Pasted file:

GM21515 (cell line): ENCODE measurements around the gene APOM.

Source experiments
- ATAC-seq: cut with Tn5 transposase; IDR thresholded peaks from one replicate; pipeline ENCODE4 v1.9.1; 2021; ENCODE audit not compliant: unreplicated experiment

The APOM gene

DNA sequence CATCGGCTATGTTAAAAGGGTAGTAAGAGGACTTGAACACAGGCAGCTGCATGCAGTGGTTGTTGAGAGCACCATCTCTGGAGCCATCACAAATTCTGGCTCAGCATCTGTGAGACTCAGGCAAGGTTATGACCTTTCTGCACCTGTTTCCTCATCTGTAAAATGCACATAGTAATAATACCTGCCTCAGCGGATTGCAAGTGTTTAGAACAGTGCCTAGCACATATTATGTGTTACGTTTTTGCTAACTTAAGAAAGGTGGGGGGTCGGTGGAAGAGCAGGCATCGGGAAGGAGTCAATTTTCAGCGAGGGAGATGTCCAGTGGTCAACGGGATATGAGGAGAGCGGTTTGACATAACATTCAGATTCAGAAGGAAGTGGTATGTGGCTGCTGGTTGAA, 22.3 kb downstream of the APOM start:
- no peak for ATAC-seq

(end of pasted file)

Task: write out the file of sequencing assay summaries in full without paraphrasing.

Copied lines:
GM21515 (cell line): ENCODE measurements around the gene APOM.

Source experiments
- ATAC-seq: cut with Tn5 transposase; IDR thresholded peaks from one replicate; pipeline ENCODE4 v1.9.1; 2021; ENCODE audit not compliant: unreplicated experiment

The APOM gene

DNA sequence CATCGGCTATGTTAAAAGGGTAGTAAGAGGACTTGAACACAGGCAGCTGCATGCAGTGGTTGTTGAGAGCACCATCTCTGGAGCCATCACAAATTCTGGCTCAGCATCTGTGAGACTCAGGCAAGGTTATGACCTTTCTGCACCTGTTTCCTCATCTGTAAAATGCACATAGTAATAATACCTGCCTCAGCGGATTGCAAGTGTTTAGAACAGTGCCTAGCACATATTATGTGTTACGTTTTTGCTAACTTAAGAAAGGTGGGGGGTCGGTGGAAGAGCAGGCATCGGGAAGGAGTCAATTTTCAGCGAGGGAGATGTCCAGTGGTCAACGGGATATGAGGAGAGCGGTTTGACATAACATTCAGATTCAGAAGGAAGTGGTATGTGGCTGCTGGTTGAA, 22.3 kb downstream of the APOM start:
- no peak for ATAC-seq